Articles Posted in Professional Malpractice & Ethics

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Sentry Select Insurance Company brought a legal malpractice lawsuit in federal district court against the lawyer it hired to defend its insured in an automobile accident case. The federal court certified two questions of South Carolina law to the South Carolina Supreme Court pertaining to: (1) whether an insurer may maintain a direct malpractice action against counsel hired to represent its insured where the insurance company has a duty to defend; and (2) whether a legal malpractice claim may be assigned to a third-party who was responsible for payment of legal fees and any judgment incurred as a result of the litigation in which the alleged malpractice arose. The South Carolina Court answered the first question "yes:" "However, we will not place an attorney in a conflict between his client's interests and the interests of the insurer. Thus, the insurer may recover only for the attorney's breach of his duty to his client, when the insurer proves the breach is the proximate cause of damages to the insurer. If the interests of the client are the slightest bit inconsistent with the insurer's interests, there can be no liability of the attorney to the insurer, for we will not permit the attorney's duty to the client to be affected by the interests of the insurance company. Whether there is any inconsistency between the client's and the insurer's interests in the circumstances of an individual case is a question of law to be answered by the trial court." As to question two, the Supreme Court declined to answer the question: "We are satisfied that our answer to question one renders the second question not 'determinative of the cause then pending in the certifying court,' and thus it is not necessary for us to answer question two." View "Sentry Select Insurance v. Maybank Law Firm" on Justia Law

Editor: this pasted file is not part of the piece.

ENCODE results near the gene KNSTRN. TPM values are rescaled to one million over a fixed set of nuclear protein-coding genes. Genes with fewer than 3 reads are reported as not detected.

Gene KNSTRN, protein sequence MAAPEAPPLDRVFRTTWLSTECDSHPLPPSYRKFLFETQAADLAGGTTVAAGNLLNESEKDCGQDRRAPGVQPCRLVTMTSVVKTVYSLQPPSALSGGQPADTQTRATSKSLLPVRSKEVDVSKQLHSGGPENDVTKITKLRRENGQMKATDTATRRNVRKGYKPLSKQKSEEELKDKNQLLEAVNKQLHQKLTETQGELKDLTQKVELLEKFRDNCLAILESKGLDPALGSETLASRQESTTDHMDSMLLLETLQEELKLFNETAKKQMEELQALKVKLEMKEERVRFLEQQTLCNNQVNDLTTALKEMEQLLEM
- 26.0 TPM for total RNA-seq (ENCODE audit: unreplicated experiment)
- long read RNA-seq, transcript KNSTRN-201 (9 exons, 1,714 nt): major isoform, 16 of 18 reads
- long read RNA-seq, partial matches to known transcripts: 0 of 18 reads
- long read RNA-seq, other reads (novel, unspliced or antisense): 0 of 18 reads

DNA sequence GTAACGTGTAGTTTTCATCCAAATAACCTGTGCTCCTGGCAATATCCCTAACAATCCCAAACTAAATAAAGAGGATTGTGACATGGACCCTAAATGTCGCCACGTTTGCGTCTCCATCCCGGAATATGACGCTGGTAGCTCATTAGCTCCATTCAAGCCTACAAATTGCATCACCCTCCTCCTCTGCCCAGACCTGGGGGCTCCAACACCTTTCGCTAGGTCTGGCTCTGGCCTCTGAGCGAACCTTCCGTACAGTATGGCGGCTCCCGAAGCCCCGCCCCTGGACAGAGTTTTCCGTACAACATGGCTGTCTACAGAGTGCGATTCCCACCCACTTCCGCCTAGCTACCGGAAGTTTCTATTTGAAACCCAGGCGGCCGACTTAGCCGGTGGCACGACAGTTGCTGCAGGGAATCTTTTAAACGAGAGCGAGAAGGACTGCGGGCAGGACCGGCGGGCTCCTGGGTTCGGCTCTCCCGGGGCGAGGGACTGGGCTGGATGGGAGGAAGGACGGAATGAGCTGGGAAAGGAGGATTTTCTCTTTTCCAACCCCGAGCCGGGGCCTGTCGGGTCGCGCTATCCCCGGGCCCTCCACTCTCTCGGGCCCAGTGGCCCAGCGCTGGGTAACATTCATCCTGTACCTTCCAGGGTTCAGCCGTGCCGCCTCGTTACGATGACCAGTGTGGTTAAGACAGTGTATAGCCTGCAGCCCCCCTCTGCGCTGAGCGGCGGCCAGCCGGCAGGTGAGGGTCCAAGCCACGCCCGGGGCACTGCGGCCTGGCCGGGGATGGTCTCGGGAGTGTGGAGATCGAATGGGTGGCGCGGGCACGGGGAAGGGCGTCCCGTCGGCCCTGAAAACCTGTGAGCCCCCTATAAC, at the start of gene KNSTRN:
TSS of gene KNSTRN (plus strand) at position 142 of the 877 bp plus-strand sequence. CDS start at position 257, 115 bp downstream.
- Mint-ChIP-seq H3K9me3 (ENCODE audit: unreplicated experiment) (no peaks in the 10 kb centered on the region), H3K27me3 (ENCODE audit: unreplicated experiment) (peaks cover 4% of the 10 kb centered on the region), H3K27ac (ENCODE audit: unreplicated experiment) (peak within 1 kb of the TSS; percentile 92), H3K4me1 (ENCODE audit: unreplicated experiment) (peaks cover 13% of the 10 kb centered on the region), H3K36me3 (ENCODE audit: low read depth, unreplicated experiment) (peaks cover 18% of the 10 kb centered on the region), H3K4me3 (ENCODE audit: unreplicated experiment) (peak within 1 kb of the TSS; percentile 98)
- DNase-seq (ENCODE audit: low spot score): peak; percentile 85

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The South Carolina Supreme Court accepted a declaratory judgment matter in its original jurisdiction to determine if Respondents-Petitioners Quicken Loans, Inc. and Title Source, Inc. engaged in the unauthorized practice of law (UPL). Petitioners-Respondents (collectively "Homeowners"), alleged the residential mortgage refinancing model implemented by Quicken Loans and Title Source in refinancing the Homeowners' mortgage loans constituted UPL. In addition to seeking declaratory relief, Homeowners' complaint also sought class certification and requested class relief. The Supreme Court found the record in this case showed licensed South Carolina attorneys were involved at every critical step of these refinancing transactions, and that requiring more attorney involvement would not effectively further the Court’s stated goal of protecting the public from the dangers of UPL. The Court therefore reject the Special Referee's conclusion that Quicken Loans and Title Source committed UPL. View "Boone v. Quicken Loans" on Justia Law

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The South Carolina Supreme Court accepted this declaratory judgment action in its original jurisdiction to determine whether Community Management Group, LLC; its president, Stephen Peck; and its employee, Tom Moore, engaged in the unauthorized practice of law while managing homeowners' associations. Community Management Group managed homeowners' associations and condominium associations in Charleston, Dorchester, and Berkeley Counties. Until the Supreme Court issued a temporary injunction in connection with this case, when a homeowner in an association did not pay an overdue assessment, Community Management Group (without the involvement of an attorney) prepared and recorded a notice of lien and related documents; brought an action in magistrate's court to collect the debt; and after obtaining a judgment in magistrate's court, filed the judgment in circuit court. Community Management Group also advertised that it could perform these services. After review, the Supreme Court found Community Management Group engaged in the unauthorized practice of law. View "Rogers Townsend & Thomas, PC v. Peck" on Justia Law

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This appeal arose out of a $17 million verdict rendered in favor of Francis Maybank for claims sounding in contract, tort, and the South Carolina Unfair Trade Practices Act (UTPA). Maybank brought this action alleging he received faulty investment advice from Branch Banking and Trust (BB&T - the Bank) through BB&T Wealth Management (Wealth Management) and BB&T Asset Management (Asset Management), all operating under the corporate umbrella of BB&T Corporation (collectively, Appellants). Appellants appealed on numerous grounds, and Maybank appealed the trial court's denial of prejudgment interest. After review, the Supreme Court reversed as to an award of punitive damages based on a limitation of liability clause. The Court affirmed on all other grounds. View "Maybank v. BB&T" on Justia Law